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Public Weighs In On Next Year’s Cook County Budget

Cook County Seal

(Credit: CBS)

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CHICAGO (CBS) — Businesspeople, county employees and the public lined up Thursday night for the chance to voice opinions on next year’s Cook County budget.

As WBBM Newsradio’s Bob Roberts reports, the mid-year hearing was a first. Until this year, budget hearings were slated only after the document has been published.

LISTEN: WBBM Newsradio’s Bob Roberts reports

Businesspeople and those representing unionized county employees came to the meeting with very different agendas.

A 0.25 percent cut in the sales tax is supposed to take effect on Jan. 1, 2012. If enacted as scheduled,it would mean the elimination of 75 percent of the sales tax increase imposed in 2008 by former Cook County Board President Todd Stroger’s administration. But keeping it would erase more than $50 million of the county’s projected $315 million shortfall.

Shoe store owner Peter Hanig, who owns several Hanig’s footwear stores in the city and suburbs, told County Board members that is increasingly difficult to compete against online sellers who don’t charge sales tax.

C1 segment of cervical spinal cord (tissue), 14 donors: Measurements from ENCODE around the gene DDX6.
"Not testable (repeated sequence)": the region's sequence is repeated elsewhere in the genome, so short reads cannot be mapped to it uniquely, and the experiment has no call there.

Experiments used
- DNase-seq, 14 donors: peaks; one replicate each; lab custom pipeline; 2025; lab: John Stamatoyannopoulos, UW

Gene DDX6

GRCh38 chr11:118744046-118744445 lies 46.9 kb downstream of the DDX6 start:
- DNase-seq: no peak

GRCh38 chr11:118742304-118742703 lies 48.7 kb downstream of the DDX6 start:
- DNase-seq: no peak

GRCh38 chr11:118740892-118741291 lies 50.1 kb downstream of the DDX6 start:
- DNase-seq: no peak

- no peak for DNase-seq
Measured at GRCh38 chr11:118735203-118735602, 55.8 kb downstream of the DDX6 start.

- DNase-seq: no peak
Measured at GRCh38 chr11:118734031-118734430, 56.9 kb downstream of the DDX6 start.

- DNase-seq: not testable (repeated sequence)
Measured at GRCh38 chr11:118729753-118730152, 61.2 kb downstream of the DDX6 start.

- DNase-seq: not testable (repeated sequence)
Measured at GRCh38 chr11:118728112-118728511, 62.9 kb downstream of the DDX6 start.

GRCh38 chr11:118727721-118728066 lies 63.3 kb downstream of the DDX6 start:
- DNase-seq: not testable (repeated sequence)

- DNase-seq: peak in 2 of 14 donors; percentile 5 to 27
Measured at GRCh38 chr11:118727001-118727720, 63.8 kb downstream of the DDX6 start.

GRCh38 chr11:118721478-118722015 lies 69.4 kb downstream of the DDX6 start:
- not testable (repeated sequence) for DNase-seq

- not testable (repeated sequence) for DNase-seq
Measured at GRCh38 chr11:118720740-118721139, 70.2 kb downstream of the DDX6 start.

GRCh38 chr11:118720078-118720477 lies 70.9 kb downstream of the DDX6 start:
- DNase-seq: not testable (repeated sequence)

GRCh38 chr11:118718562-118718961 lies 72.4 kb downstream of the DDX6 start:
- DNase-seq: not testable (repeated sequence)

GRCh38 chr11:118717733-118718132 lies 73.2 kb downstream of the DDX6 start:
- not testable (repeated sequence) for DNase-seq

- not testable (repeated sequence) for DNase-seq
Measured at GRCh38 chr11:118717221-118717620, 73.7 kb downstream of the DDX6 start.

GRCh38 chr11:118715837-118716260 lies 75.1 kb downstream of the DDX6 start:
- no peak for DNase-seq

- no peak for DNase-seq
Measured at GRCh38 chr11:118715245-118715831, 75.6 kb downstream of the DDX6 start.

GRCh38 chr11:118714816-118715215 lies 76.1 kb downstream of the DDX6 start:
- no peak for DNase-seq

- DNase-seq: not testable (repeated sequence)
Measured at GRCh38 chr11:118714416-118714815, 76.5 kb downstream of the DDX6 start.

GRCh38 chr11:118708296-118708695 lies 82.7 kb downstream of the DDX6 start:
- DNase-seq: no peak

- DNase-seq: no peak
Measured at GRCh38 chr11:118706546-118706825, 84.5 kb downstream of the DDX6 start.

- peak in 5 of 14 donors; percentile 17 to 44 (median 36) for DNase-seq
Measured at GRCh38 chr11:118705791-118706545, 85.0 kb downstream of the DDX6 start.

“On my way to this meeting, I counted 25 empty stores on Clark Street between Diversey and Armitage,” he said. “I believe that our extremely high sales taxes contributed to the closing of those stores, and I don’t believe that this is good economic development policy.”

But representatives of the Teamsters and Service Employees unions, who bargain for county employees, said cutting the county healthcare budget to shrink the shortfall will endanger lives and said workers who have taken furlough days and have given up pay hikes now deserve one. But Stroger Hospital’s Dr. David Schwartz said further spending cuts at county-run health facilities will endanger lives.

“Further cuts will make any pretense of our providing a meaningful safety net untenable,” he said.

Still other speakers suggested switching power providers to reduce the county’s electric bill by more than 20 percent and making county employees pay for their own benefits.

County Board President Toni Preckwinkle said ideas proposed by speakers at Thursday night’s hearing would be given consideration.

State law requires the county to pass a balanced budget by the end of February each year.